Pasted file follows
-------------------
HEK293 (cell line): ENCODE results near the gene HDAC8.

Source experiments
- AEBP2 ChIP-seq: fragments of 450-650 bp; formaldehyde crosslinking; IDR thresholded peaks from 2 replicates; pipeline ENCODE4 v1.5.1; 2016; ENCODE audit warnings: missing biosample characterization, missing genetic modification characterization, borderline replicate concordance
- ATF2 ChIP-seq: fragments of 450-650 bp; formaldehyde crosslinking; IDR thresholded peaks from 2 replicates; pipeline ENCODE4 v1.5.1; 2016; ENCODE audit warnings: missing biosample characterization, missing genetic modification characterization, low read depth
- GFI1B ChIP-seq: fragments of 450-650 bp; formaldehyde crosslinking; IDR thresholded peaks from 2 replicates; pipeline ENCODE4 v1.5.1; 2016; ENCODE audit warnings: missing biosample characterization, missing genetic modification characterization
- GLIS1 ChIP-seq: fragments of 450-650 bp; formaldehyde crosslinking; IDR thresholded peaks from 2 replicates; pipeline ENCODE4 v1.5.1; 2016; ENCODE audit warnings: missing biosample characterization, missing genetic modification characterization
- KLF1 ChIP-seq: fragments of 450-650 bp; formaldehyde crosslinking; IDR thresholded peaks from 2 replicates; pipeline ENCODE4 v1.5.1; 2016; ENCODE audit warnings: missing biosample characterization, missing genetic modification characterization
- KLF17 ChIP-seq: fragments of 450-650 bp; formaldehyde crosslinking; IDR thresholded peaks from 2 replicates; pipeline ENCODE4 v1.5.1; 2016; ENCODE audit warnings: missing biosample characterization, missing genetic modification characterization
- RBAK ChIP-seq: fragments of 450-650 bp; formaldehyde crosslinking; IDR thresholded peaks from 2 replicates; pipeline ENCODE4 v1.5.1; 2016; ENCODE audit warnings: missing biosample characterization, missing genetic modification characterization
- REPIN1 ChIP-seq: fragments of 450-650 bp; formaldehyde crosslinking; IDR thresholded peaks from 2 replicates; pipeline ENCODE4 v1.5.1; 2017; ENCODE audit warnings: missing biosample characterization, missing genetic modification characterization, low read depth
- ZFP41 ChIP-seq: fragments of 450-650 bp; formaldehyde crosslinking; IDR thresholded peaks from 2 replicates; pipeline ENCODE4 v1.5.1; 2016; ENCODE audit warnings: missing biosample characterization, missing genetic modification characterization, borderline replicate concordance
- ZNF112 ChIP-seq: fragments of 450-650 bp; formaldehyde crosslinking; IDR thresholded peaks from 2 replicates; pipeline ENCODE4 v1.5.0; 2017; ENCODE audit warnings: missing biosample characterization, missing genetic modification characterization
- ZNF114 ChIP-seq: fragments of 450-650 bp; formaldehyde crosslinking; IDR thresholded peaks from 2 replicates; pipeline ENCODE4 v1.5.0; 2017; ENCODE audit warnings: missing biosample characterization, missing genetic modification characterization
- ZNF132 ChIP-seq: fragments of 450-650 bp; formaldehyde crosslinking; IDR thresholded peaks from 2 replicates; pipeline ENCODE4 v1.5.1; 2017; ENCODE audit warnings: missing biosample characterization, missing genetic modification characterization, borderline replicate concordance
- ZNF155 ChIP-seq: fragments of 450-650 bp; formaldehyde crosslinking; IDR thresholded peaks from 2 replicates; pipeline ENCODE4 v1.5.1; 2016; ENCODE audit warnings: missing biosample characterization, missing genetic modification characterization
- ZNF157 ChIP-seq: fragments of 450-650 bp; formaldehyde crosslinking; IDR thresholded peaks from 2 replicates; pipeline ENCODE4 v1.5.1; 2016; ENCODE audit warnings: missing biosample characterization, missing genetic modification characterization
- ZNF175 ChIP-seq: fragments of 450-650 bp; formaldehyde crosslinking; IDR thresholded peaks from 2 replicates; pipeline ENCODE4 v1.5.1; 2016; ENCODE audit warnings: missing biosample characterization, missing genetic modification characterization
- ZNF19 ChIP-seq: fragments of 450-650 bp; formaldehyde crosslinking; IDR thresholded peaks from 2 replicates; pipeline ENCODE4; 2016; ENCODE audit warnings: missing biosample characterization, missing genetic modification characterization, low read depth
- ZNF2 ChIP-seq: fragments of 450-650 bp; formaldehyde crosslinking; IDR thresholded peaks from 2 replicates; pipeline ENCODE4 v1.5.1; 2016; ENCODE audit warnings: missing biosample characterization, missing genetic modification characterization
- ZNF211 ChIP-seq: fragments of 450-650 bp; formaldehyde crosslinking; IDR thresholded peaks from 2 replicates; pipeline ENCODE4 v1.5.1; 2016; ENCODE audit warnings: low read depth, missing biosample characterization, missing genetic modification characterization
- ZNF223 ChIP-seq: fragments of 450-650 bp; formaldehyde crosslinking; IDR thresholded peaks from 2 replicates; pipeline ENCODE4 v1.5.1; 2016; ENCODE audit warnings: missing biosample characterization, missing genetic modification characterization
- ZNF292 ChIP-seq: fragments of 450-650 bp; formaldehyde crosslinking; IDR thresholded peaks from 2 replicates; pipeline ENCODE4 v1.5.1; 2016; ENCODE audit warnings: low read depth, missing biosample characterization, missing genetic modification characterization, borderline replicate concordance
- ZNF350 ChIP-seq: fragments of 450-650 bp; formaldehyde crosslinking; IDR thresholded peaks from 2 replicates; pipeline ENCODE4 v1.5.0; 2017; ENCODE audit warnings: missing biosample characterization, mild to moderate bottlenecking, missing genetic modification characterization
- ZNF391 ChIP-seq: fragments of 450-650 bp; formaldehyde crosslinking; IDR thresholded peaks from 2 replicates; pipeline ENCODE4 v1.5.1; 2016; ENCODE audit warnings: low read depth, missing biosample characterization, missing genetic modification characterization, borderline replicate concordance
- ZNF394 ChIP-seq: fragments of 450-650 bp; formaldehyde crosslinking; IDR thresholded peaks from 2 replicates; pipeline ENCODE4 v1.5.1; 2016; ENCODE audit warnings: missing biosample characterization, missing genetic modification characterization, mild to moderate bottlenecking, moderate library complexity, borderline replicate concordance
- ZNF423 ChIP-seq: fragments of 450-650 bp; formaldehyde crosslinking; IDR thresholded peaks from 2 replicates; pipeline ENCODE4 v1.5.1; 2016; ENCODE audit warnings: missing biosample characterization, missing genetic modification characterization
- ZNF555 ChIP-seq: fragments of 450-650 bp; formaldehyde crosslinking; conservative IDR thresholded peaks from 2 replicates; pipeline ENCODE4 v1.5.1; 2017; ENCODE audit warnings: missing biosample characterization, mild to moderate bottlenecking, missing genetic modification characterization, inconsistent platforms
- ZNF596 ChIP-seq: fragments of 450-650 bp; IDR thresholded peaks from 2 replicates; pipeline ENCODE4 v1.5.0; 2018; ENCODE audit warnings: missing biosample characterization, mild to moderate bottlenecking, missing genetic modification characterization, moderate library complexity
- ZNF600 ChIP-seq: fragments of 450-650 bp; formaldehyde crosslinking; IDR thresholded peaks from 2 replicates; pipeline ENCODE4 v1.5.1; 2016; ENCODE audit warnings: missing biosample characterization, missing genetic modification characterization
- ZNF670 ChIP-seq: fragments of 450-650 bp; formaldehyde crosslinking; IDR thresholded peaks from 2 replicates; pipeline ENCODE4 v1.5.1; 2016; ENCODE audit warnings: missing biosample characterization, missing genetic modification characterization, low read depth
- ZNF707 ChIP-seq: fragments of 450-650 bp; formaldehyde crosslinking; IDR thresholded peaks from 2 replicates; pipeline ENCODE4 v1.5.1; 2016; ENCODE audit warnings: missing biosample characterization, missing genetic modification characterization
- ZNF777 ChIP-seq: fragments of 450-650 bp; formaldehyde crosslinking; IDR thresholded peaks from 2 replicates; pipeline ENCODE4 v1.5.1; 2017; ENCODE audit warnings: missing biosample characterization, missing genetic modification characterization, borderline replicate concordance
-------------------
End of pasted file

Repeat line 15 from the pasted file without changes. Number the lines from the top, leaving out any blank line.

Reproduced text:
- ZNF155 ChIP-seq: fragments of 450-650 bp; formaldehyde crosslinking; IDR thresholded peaks from 2 replicates; pipeline ENCODE4 v1.5.1; 2016; ENCODE audit warnings: missing biosample characterization, missing genetic modification characterization